For sure. He uses the medium and he makes sure that every album has his own solo track so he can do that. The good thing about this record is that I’ve got a solo track and Earle’s got one too.
To me, this record really sounds like the most concise you’ve done. While it takes all these tangents in terms style and sample sources, I think the beats really tie it all in. There’s a denseness and consistency to the actual rhythmic component.
They’re very fat beats. Daniel San, the DJ from Koolism, we’re really friendly with him and we worked with him on that. He wanted to give it more of a boom-bap feel. The other records were a little more electronically based, but us personally, we’ve always been more into the hard beats and the scratching. Shehab does a lot of scratching on this record and I’m really happy with that, because it harks back to the golden age of hip-hop and that kind of sound. So I think we’ve gone back there in a sense, but still with the very different samples. Then there are some tracks like ‘Media Moguls’ where there’s no beat at all, and that’s more about just riding on the bass line. And ‘bH’ is like musique-concrete sounds and has no beats at all. Earle produced that one as well.
I loved that electro-pop track…
Oh ‘Paradigm’! That’s completely different. It’s very weird; it’s electro but it’s got Chinese singing in there too, so I don’t know what that track is.
Everyone in the band was into doing something different; no one wanted to cover old ground and we made a conscious effort to try and make a record that was different to the last two. We wanted it to be basically nothing like Wooden Tongues. We were into bringing back the darkness, because we got really light on Wooden Tongues. We wanted that real roughness, like some of the stuff on Lost in the Real Sky, we miss that.
Tell me about the actual process of putting the tracks together?
Well one of us might of the initial idea on computer, then transfer it to another computer and someone else will work on it, the transfer it to another and so on until we find the best combinations of stuff and what works. Curse’s style is produced by Curse Ov Dialect, you know. Paso is still the brain behind most of it, but everyone else has got their direct input.
What about the shift to Mistletone?
I’m really glad that we got on Mistletone and I kind of feel like it’s the right label for us. I’m really excited about being on it and it’s the first time we’ve been on a label in Melbourne as well. It’s being released in Europe and America as well through that label Staubgold, so we’re not doing the Mush thing anymore.
Your record and Mistletone just work so well to me. It seems a really good match.
I was thinking that people might think it was a bit weird, but you know…
Going back to this notion of Crisis Tales, especially the socio-political aspect of the idea, do find it almost disappointing that four albums and over 10 years into your career you’re still forced to talk about this stuff? That all these issues still exist?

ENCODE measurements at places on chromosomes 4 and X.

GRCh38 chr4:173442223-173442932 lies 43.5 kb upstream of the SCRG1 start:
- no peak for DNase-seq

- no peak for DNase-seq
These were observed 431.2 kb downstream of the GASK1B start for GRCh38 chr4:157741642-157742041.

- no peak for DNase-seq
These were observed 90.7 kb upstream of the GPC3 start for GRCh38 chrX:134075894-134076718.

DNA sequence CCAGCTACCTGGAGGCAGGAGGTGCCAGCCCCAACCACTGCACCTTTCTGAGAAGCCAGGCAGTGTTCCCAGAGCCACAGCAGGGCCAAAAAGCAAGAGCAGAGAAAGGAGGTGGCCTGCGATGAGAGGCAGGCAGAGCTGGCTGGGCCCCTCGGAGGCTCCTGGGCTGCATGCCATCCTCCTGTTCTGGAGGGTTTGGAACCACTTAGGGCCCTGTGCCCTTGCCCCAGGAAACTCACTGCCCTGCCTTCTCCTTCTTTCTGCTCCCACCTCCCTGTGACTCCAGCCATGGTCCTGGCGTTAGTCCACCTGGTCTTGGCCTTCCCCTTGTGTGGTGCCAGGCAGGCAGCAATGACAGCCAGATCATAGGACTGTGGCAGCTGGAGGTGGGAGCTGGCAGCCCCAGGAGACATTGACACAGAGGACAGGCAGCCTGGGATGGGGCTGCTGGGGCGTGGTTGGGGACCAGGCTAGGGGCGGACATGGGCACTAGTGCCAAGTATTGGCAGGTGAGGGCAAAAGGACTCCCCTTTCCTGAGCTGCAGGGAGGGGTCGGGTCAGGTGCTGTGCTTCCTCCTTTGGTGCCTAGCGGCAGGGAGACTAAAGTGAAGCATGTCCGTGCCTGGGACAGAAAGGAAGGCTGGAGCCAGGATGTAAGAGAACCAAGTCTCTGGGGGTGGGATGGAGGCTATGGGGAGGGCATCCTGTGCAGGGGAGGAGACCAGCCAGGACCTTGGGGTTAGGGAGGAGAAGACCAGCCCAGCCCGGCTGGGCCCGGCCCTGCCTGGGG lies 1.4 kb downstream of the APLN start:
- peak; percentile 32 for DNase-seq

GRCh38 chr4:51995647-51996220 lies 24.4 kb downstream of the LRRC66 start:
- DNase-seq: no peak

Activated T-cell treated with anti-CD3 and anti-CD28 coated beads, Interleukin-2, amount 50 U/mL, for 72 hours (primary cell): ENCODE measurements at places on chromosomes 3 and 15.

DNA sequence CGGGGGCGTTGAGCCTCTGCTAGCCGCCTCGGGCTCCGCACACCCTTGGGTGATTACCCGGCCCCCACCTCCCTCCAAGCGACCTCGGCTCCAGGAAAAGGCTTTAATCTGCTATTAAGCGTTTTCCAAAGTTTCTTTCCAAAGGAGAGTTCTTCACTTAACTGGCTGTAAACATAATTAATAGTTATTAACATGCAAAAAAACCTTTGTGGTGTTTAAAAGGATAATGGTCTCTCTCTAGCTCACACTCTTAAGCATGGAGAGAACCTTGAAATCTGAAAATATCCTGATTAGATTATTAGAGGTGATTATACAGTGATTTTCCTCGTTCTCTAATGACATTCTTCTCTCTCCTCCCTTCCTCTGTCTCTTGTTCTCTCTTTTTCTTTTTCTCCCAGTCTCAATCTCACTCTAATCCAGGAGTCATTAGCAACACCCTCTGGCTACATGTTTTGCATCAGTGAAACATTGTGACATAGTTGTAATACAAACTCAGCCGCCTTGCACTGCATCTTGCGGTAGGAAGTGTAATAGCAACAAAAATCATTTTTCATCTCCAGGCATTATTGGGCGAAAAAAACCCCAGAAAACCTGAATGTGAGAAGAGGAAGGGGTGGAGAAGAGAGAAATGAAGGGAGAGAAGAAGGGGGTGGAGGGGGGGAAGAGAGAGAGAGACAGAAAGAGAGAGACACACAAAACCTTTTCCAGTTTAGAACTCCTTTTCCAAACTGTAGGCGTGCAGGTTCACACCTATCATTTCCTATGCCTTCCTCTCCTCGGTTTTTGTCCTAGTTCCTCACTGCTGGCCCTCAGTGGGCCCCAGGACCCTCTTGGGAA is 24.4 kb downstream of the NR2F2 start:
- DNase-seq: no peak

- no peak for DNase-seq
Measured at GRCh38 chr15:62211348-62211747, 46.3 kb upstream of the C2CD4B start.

I think the whole idea of Curse, in the beginning, was to tackle those issues and a new time brings new ways of looking at it. But yeah, if there was nothing to fight for, I don’t know what I’d write about. I’d probably write more surreal lyrics. But there’s always going to be something to talk about and I’m always going to want to hear hip-hop with something to say, because we’re still up against a massive wall of ignorant hip-hop and wack, non-hip-hop gangsta, which I don’t call hip-hop at all anymore. We’re still up against that wall and when we were in Europe we saw a lot of bands, and a lot of bands that we played with, that got up onstage and did this faux, ironic gangsta rap. There’s this whole thing going on in Europe at the moment of taking the piss out of gangsta rap by taking on that gangsta rap aesthetic, which not everybody gets and understands. It just sounds so cheesy and wack and it’s just white dudes doing it and to me it’s just disgusting.
They’re just not doing anything interesting and to me, well, I just feel sick when I see that shit. Sure, they’re taking the piss, but to me it’s still just talking shit. What they’re doing is just making fun of hip-hop. They’re not progressing the art form or doing anything new and that’s what’s really popular at the moment. It’s disgusting. Trash.
Do you think people abroad understand the real hip-hop basis what you do more so than in Australia? The hip-hop scene has never really understood you guys here.
I’ve met plenty of people who understand that we do have that sort of old school aesthetic. It’s weird, we’re sort of purist without sounding purist or something. We’re about the mentality of what hip-hop was and what I believe it still really is. But that said, in the end, we’ve sort of ended up becoming our own genre because I don’t know if anyone else is really doing what we’re doing. That might sound arrogant, but I’d really like to hear other people doing what we’re doing.